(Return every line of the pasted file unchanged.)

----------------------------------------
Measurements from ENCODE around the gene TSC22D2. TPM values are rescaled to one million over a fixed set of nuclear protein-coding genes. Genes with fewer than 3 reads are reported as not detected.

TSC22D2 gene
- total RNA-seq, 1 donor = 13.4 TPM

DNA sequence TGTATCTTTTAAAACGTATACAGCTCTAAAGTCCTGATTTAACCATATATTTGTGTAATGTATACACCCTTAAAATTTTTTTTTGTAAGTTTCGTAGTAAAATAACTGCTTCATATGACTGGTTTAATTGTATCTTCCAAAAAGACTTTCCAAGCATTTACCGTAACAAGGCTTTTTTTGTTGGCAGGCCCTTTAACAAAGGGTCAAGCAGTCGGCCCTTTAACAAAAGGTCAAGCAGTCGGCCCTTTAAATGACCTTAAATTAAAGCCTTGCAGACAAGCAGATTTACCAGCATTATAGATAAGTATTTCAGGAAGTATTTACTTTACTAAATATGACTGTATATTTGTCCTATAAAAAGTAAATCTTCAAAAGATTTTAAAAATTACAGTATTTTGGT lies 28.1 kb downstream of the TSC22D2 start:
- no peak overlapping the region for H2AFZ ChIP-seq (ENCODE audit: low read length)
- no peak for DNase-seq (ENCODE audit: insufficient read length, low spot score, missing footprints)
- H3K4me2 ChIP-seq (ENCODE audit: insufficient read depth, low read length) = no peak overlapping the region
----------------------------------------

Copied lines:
Measurements from ENCODE around the gene TSC22D2. TPM values are rescaled to one million over a fixed set of nuclear protein-coding genes. Genes with fewer than 3 reads are reported as not detected.

TSC22D2 gene
- total RNA-seq, 1 donor = 13.4 TPM

DNA sequence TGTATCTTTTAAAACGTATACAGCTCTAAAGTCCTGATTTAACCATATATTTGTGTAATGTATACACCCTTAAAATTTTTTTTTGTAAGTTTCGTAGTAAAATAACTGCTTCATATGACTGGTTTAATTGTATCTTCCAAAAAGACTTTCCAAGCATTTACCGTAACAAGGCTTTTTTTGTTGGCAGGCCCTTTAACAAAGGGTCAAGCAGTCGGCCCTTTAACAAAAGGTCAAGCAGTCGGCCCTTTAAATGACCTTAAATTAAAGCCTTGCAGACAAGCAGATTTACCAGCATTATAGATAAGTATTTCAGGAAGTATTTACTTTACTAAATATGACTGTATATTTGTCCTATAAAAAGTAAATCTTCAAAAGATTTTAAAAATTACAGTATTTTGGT lies 28.1 kb downstream of the TSC22D2 start:
- no peak overlapping the region for H2AFZ ChIP-seq (ENCODE audit: low read length)
- no peak for DNase-seq (ENCODE audit: insufficient read length, low spot score, missing footprints)
- H3K4me2 ChIP-seq (ENCODE audit: insufficient read depth, low read length) = no peak overlapping the region